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Drakenstein Child Health Study (DCHS): Investigating determinants of early child development and cognition

Donald, K.A
Hoogenhout, M
du Plooy, C.P
Wedderburn, C.J
Nhapi, R.T
Barnett, W
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Introduction: There is growing awareness that psychosocial risk and resilience factors in early life play a key role in influencing later health. Most work has been done in high-income settings, rather than low-income and middle-income countries (LMICs), where the majority of the global childhood population resides. The few studies with well-defined cohorts in LMICs have employed various methods and measures, making comparisons across studies challenging. This presentation describes the methodology for infant and child developmental measures used in the Drakenstein Child Health Study (DCHS), a multidisciplinary longitudinal birth cohort study in South Africa. Methods and analysis: We outline a multilevel approach combining a range of measures including parental reports, behaviour observations, clinician-administered scales and brain imaging. Using this approach, we aim at a longitudinal perspective of developmental, cognitive, socioemotional and neurophysiological outcomes in a birth cohort of children in an LMIC. Ethics and dissemination: The study was approved by the faculty of Health Sciences, Human Research Ethics Committee, University of Cape Town (401/2009), Stellenbosch University (N12/02/0002) and the Western Cape Provincial Health Research committee (2011RP45). Discussion: Children in the DCHS develop in a context typical of many communities in South Africa and other LMICs. There is a critical need for research in LMICs to elucidate underlying factors that inform risk for, and resilience to, poor developmental outcomes in infants born into high-risk communities. Such work may inform effective intervention strategies appropriate to this context.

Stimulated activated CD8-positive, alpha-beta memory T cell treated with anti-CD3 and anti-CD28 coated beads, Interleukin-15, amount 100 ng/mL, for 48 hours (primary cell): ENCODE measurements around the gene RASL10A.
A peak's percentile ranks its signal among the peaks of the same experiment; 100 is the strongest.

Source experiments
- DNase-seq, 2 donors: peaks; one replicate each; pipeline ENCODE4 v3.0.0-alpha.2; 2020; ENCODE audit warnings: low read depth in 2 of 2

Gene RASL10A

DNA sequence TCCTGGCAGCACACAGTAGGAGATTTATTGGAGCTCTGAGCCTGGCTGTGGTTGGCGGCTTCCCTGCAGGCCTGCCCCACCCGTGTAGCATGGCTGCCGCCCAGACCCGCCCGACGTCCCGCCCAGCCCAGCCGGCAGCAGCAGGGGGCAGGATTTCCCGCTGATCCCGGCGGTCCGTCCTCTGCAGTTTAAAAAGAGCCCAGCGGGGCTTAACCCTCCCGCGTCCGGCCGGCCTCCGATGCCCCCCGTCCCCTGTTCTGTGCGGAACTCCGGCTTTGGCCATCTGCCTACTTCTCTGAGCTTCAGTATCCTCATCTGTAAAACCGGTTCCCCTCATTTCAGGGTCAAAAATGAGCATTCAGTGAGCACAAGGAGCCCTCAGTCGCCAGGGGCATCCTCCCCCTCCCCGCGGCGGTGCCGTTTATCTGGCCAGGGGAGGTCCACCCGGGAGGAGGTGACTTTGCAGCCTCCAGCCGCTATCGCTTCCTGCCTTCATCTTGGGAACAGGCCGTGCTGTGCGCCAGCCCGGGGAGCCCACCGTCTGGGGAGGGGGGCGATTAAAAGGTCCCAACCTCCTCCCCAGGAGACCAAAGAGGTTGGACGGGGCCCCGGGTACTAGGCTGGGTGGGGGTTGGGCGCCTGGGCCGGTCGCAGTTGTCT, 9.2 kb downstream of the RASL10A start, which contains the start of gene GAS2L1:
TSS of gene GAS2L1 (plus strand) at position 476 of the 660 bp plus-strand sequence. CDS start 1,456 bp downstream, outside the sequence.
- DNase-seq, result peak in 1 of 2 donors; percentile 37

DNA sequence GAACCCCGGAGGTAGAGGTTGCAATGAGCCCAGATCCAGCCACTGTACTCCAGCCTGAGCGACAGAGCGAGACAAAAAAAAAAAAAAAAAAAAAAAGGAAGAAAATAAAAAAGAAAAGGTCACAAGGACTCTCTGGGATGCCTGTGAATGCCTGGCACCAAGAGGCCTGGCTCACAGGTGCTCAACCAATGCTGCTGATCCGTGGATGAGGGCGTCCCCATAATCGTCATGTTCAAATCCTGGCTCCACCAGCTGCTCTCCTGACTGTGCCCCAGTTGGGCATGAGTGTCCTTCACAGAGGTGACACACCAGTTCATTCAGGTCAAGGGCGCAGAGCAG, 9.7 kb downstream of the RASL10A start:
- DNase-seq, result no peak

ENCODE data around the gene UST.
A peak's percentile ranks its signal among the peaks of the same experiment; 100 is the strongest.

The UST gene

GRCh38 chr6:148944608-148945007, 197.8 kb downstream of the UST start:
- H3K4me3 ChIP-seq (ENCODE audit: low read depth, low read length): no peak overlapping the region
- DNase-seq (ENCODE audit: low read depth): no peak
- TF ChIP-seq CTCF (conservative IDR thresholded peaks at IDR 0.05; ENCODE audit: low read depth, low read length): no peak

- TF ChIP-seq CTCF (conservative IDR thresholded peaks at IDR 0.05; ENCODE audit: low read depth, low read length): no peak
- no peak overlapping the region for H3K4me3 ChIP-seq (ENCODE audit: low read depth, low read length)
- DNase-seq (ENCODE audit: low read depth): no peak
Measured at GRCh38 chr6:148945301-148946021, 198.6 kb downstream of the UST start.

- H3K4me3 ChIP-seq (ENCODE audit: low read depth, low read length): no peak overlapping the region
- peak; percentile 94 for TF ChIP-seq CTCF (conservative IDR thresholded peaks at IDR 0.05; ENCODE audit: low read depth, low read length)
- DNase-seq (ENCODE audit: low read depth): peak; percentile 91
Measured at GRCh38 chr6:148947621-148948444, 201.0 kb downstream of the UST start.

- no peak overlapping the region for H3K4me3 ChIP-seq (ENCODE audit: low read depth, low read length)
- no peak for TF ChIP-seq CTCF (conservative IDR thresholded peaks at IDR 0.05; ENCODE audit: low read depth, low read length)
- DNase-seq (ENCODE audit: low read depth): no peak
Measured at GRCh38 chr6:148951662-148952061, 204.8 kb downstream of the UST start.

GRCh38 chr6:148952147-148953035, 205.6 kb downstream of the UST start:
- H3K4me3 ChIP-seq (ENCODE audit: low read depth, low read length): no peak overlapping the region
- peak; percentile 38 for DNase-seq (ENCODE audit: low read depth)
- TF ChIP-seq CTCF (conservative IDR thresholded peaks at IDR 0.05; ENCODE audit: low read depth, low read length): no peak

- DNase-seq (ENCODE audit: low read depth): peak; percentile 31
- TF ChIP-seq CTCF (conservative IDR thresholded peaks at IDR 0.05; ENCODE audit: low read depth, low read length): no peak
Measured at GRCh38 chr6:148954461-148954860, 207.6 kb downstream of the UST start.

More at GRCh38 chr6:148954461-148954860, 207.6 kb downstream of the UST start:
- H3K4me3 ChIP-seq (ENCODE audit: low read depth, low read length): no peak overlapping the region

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Neurodevelopment.,Child psychiatry,Early child development,Cognition
Donald KA, Hoogenhout M, du Plooy CP, Wedderburn CJ, Nhapi RT, Barnett W, Hoffman N, Malcolm-Smith S, Zar HJ, Stein DJ. Drakenstein Child Health Study (DCHS): investigating determinants of early child development and cognition. BMJ Paediatr Open. 2018 Jun 13;2(1):e000282. doi: 10.1136/bmjpo-2018-000282.
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